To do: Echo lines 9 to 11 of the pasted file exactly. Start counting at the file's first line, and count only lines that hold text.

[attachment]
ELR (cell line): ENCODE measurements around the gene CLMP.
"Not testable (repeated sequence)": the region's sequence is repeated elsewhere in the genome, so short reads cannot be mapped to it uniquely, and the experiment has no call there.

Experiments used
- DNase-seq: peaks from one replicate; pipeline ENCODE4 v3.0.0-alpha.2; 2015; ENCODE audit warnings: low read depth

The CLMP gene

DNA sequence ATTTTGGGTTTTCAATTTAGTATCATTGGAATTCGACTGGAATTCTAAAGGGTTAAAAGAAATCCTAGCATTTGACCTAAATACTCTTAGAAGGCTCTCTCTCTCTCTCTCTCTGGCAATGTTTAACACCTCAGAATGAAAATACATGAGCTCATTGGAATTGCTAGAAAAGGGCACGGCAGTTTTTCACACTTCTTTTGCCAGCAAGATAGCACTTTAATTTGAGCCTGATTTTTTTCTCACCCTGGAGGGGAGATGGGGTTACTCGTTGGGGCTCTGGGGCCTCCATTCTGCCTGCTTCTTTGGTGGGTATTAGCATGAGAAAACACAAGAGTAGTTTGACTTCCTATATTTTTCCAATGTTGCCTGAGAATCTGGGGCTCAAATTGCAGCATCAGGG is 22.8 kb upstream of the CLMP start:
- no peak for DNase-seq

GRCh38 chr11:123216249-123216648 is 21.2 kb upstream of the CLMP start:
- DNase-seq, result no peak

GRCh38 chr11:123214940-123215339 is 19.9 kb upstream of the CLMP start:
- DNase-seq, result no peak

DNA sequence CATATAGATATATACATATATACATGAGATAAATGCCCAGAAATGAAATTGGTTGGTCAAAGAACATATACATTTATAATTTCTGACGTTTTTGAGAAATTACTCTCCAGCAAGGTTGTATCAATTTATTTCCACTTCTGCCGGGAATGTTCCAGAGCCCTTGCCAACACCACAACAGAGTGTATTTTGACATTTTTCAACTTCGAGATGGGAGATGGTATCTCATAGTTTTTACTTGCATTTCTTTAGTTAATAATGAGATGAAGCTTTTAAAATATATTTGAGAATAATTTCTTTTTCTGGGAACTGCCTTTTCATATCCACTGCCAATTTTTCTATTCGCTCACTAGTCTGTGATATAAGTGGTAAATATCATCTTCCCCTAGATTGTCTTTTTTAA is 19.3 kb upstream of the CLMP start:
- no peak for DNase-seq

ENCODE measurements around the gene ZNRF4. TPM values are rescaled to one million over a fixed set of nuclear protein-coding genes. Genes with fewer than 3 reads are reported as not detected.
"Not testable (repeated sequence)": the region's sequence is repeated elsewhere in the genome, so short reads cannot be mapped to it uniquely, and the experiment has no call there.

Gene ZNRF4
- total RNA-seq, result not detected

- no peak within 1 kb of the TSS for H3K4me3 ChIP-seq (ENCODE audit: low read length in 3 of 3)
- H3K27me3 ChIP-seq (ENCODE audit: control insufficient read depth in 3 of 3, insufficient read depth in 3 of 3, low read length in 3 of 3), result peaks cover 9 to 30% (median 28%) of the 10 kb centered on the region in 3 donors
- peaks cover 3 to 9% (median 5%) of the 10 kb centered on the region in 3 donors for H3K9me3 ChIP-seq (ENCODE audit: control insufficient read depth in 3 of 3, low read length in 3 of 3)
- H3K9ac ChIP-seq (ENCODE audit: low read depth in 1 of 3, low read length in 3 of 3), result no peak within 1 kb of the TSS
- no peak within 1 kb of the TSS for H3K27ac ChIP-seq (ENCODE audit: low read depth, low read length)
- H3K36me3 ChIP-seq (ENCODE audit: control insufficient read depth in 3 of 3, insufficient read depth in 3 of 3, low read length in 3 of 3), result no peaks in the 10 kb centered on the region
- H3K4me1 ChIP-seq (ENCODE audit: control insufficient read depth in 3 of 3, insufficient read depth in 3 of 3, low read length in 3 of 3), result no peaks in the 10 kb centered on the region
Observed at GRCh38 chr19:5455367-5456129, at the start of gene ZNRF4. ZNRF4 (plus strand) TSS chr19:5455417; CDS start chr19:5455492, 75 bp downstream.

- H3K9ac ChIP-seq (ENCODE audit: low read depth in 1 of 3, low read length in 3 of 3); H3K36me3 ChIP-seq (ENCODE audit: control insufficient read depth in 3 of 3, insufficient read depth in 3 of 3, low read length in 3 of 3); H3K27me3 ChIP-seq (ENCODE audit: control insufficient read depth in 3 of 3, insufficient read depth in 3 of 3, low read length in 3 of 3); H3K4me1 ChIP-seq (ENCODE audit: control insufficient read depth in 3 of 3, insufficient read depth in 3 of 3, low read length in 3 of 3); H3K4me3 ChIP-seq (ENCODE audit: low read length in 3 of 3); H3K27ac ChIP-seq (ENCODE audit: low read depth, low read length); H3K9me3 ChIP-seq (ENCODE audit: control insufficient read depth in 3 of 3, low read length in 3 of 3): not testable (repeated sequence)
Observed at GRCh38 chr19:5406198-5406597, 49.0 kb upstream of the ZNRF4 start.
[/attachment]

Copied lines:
- DNase-seq, result no peak

GRCh38 chr11:123214940-123215339 is 19.9 kb upstream of the CLMP start:
- DNase-seq, result no peak